Kim Jong Nam, the estranged half-brother of North Korean leader Kim Jong Un seen here in a May 2001 file photo, was alleged assassinated at the Kuala Lumpur airport PHOTO:Shizuo Kambayashi/AP
The half-brother of North Korea’s leader suffered extensive organ damage after being attacked with a nerve agent, a pathologist said Tuesday, as more chilling details emerged at the trial of his alleged killers.
Vital organs, including his lungs and brain, swelled due to a build-up of fluid, testified Mohamad Shah Mahmood, who carried out the post-mortem on Kim Jong-Nam.
Two women are on trial accused of attacking Kim Jong-Un’s estranged relative with the deadly nerve agent VX at Kuala Lumpur airport on February 13, in an assassination that shocked the world.
He died an agonising death about 20 minutes after the VX, a chemical so deadly it is listed as a weapon of mass destruction, was rubbed on his face.
Indonesian Siti Aisyah and Vietnamese Doan Thi Huong, who were arrested a few days after the killing, have pleaded not guilty to the murder.
The defendants, who face death by hanging if convicted, say they were duped into believing they were taking part in a prank for a reality TV show. Their lawyers blame North Korean agents.
South Korea has accused the North of ordering the hit but Pyongyang denies the allegations.
The charge sheet blames Kim’s death on the women along with four other people still at large, who are not named. Four North Korean suspects fled Malaysia on the day of the murder.
On the second day of proceedings Tuesday, Mohamad Shah described to the Sham Alam High Court, outside Kuala Lumpur, how he carried out the post-mortem.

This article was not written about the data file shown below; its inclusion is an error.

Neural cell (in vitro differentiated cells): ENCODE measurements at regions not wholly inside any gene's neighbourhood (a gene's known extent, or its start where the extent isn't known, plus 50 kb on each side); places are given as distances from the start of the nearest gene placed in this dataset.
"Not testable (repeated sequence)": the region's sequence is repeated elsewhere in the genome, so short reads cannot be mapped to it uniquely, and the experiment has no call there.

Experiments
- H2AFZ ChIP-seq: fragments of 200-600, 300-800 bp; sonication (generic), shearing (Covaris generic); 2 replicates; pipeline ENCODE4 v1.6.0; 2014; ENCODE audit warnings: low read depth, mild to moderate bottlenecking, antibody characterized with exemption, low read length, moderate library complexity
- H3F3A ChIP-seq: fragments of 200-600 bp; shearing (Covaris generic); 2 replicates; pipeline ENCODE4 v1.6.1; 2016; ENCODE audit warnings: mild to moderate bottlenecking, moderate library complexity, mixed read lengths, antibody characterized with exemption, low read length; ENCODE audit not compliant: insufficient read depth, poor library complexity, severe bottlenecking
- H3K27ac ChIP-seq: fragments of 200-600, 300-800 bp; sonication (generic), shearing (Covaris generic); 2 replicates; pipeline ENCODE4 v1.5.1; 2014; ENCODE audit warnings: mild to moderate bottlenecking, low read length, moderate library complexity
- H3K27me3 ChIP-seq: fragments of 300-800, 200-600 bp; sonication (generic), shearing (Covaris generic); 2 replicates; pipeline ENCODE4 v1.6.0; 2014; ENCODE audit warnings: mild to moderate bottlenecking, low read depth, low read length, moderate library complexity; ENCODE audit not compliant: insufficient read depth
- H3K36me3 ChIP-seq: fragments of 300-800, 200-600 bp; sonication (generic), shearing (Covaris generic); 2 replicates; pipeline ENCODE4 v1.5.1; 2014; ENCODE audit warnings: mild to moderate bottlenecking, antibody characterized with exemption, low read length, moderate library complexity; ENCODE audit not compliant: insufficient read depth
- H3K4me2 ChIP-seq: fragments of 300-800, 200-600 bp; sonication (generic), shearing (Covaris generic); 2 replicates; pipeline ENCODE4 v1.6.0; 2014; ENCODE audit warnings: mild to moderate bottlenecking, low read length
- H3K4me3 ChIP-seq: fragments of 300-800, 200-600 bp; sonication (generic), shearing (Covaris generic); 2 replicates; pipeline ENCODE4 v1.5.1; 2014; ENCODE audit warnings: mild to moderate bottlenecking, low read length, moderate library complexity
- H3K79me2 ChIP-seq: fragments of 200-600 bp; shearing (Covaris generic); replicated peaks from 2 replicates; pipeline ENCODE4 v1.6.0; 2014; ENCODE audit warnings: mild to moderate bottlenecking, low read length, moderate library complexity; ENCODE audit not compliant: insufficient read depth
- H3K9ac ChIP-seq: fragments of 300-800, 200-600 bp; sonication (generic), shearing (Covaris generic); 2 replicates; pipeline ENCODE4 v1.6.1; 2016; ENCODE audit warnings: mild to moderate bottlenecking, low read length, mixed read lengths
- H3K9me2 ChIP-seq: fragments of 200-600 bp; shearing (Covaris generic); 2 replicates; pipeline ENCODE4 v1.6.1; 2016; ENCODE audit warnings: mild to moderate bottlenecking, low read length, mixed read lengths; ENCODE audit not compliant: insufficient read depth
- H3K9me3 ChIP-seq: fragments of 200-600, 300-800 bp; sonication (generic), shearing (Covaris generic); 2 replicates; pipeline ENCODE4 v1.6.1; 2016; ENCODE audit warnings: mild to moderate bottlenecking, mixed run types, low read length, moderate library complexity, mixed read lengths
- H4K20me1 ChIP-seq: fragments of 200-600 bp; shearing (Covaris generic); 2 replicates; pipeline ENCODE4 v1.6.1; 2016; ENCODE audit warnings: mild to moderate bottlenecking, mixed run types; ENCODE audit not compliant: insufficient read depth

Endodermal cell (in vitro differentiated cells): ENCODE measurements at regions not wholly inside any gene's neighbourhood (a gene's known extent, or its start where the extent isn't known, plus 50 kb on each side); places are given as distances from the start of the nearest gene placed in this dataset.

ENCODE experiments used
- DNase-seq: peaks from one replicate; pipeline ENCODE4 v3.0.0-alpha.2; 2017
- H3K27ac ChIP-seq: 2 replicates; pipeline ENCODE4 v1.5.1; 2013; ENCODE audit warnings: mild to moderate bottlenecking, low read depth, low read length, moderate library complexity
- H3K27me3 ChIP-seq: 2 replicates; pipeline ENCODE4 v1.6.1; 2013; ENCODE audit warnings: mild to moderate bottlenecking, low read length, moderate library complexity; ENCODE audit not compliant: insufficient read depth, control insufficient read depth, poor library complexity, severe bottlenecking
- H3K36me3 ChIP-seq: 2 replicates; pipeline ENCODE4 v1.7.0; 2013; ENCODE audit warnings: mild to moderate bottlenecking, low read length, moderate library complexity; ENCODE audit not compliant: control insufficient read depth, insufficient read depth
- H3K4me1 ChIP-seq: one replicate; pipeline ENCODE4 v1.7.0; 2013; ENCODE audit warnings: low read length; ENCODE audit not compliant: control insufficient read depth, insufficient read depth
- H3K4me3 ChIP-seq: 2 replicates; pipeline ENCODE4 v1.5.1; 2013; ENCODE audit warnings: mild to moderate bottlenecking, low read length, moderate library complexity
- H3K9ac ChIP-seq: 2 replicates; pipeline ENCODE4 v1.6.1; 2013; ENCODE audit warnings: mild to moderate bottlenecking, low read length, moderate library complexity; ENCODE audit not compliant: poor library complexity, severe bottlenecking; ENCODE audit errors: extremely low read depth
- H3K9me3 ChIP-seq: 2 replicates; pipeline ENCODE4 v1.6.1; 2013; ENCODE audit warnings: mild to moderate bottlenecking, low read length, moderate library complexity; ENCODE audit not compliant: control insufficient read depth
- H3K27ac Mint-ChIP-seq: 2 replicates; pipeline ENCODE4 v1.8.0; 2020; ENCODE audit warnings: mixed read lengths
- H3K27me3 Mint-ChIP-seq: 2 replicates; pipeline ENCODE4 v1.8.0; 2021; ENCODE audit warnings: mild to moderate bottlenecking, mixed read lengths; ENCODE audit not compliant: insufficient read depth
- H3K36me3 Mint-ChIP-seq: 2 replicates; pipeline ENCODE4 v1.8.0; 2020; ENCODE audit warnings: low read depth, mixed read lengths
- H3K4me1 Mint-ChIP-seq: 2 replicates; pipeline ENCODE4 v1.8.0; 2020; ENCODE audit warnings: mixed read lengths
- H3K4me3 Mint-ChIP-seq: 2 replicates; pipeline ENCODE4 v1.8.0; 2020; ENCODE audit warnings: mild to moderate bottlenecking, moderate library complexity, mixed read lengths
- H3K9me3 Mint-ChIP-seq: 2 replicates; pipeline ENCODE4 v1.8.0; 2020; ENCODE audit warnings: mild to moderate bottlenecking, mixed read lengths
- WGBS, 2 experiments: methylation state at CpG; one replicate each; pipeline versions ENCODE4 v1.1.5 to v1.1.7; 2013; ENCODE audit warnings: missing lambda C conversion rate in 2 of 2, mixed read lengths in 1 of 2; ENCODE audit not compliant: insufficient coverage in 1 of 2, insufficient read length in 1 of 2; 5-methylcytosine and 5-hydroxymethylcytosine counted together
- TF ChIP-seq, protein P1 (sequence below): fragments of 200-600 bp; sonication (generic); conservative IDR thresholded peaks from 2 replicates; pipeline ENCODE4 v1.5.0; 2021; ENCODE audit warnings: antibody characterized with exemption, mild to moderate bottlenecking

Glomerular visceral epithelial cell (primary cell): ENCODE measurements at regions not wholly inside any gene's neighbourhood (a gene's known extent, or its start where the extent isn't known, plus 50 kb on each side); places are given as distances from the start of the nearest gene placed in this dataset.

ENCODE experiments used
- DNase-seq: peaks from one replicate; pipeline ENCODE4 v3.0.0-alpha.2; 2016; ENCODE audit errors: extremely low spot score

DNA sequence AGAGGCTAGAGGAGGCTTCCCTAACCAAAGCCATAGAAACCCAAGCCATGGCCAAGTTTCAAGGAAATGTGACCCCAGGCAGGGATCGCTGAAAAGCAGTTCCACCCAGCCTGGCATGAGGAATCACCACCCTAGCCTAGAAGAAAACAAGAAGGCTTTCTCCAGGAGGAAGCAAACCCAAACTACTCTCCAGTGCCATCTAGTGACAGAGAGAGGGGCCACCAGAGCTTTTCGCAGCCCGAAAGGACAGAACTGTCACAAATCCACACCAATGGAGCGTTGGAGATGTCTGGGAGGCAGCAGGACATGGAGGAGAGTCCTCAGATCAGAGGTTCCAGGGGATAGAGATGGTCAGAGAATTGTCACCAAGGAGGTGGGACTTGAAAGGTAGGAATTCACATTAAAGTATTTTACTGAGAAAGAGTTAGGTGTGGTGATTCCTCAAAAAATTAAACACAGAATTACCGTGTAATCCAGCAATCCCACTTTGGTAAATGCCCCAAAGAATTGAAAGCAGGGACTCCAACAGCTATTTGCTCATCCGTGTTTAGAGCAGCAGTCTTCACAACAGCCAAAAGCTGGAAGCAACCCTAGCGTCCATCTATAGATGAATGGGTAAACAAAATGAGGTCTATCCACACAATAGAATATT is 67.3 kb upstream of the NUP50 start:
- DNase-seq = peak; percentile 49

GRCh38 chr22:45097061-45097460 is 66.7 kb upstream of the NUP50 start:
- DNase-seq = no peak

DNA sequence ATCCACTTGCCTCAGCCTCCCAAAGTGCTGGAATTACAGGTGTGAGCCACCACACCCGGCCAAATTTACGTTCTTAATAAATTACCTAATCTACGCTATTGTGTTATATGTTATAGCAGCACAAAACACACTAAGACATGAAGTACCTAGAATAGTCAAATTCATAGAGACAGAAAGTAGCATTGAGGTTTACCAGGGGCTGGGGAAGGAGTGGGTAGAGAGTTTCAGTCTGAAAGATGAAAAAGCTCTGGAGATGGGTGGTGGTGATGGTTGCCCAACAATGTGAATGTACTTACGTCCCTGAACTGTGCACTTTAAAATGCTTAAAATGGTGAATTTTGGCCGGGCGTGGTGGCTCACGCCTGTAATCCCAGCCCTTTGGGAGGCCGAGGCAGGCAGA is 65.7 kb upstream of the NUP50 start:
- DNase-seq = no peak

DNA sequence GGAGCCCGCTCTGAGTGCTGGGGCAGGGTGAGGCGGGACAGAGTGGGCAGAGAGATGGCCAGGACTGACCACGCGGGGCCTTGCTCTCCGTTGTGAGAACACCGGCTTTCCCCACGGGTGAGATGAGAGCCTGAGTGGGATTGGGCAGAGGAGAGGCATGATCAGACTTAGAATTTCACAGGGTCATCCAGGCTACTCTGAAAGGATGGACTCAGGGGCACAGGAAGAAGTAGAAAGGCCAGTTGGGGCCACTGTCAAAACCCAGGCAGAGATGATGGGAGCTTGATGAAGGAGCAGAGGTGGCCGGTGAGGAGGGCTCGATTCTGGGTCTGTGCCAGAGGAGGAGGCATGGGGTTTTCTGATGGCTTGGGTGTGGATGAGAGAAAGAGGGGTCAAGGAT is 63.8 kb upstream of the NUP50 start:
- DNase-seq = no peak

“The overall findings showed congestion of the organs and swelling of the lungs,” he said, using the medical term which refers to an excessive accumulation of body fluid.
Parts of the brain, the liver and spleen were among organs affected, he added.
He said the weight of Kim’s right lung had increased to 690 grams (24 ounces), above the average for an adult lung.
From the examination, he concluded that Kim had “died due to VX poisoning”.
A post-mortem report submitted as evidence to the trial showed that VX was found not just on Kim’s face and eyes but also in his blood and urine, and on his clothes and luggage.
Earlier, a chemical pathologist who examined a sample of Kim’s blood testified it showed very low levels of an enzyme vital for his nervous system to function, a condition which could have been caused by exposure to poison.
The pathologist, Nur Ashikin Othman, said Kim had a level of 344 units per litre, far below the usual level for men. But tests on the two suspects showed their levels were normal.
The murder sparked a furious diplomatic row between North Korea and Malaysia, which had been one of Pyongyang’s few allies amid global outrage over its atomic weapons programme.